News in South Africa 12th January:

1. SA to pay back R28 billion:

Nations in Sub-Saharan Africa have been locked out of international debt markets for 22 months now, and investors are increasingly betting the drought will soon end as countries seek funding for a slew of principal payments coming due this year and next.

SA to pay back R28 billion
Photo by Joslyn Pickens

South Africa is due to repay $1.5 billion (R28 billion) in bonds this month, while Kenya has a $2 billion maturity in June.

Second-half principal repayments will then come from Senegal, Ivory Coast and Gabon. Ethiopia was slated for December but defaulted last month.

It’s already been a long wait for nations that need the funding and for high-yield investors eager for new deals. The drought in issuance began in April 2022 and lasted throughout 2023.

The last time Sub-Saharan African countries spent a full year without a single international bond sale was in 2009, in the midst of the global financial crisis.

“There has been limited supply from higher-yielding EM countries, so the demand may be robust for well-priced new issues with positive fundamentals,” said Shamaila Khan, head of fixed income for emerging markets and Asia Pacific at UBS Asset Management.

But issuance could be limited by still-elevated borrowing costs for most sovereigns in Africa, she said.

One of the main contenders to try and end the lockout is Kenya.

The spread between yields on Kenya’s dollar debt and US Treasuries has narrowed by more than 400 basis points since reaching a record high last year.

It closed at 599 basis points on Wednesday, according to JPMorgan Chase data, down from its high of 1,028 in April.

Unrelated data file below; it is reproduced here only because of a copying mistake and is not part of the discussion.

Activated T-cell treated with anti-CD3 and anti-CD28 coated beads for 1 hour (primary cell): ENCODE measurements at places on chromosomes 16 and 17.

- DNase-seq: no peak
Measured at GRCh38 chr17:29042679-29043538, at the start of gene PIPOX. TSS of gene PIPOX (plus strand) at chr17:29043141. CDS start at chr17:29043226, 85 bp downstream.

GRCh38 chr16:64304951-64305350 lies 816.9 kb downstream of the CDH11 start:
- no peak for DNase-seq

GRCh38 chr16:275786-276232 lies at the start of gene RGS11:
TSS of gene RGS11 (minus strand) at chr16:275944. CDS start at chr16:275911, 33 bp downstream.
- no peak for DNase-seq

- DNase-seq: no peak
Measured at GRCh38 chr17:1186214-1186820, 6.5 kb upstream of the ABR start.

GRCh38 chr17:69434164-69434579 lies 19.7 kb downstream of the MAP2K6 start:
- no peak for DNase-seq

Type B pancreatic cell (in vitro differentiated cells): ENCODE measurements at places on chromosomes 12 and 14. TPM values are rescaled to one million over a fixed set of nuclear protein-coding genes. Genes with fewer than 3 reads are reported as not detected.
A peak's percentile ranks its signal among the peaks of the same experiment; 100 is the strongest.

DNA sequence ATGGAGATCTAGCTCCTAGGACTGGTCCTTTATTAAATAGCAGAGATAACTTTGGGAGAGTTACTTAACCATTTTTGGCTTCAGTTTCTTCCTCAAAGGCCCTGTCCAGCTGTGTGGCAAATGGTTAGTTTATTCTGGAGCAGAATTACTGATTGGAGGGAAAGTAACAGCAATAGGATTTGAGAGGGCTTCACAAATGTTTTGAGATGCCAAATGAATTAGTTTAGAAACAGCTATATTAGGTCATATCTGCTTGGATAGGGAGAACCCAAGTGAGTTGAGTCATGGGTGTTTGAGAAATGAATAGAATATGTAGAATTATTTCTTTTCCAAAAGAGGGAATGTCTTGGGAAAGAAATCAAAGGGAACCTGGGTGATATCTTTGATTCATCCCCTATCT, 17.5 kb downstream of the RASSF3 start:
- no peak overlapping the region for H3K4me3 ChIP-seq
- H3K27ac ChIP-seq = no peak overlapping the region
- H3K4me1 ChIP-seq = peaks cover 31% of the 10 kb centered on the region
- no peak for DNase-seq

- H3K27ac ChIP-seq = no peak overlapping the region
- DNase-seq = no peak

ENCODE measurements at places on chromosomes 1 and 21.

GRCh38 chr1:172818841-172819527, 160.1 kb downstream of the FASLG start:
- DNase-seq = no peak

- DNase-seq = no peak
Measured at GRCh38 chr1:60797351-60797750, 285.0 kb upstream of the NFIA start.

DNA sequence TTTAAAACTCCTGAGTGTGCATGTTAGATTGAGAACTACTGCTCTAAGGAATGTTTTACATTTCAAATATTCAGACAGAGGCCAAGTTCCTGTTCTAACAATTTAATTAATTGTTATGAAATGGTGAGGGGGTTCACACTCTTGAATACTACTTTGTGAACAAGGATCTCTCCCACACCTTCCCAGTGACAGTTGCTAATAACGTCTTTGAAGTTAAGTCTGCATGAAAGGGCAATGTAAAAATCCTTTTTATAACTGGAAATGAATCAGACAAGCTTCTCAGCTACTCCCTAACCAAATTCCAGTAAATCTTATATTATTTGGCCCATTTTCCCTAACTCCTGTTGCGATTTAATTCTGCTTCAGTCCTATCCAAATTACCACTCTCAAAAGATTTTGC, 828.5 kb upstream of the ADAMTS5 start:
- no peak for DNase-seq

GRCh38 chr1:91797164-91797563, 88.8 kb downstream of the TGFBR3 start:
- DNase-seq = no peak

“Kenya could well be the first to issue this year, and one would imagine that market demand would be forthcoming,” said Simon Quijano-Evans, chief economist at Gemcorp Capital Management in London.

If markets perceived that a new bond issue was coming, that could also help pull down spreads from current levels as it would imply an improvement in the country’s financial position for 2024, he said.

“Combining that with a contraction in UST yields could help pull all-in yield for a 10-year USD bond closer to the 9% mark at some stage in the first half,” Quijano-Evans said. Kenya’s debt due in June currently trades at a yield of 15.8%.

Other contenders to end the borrowing drought include South Africa, Angola and Nigeria, according to Morgan Stanley. Each could tap the market at yields around 10%.

South Africa specifically could issue as much as $2.5 billion (R46.6 billion) in the second quarter, “but issuance of this amount will be very dependent on external financing conditions,” strategists including Neville Mandimika said in a note to clients.

2. Another SOE bailout brewing:

South Africa’s National Treasury is considering whether a cash injection is needed to fully fix state port and rail company Transnet SOC Ltd., Finance Minister Enoch Godongwana said.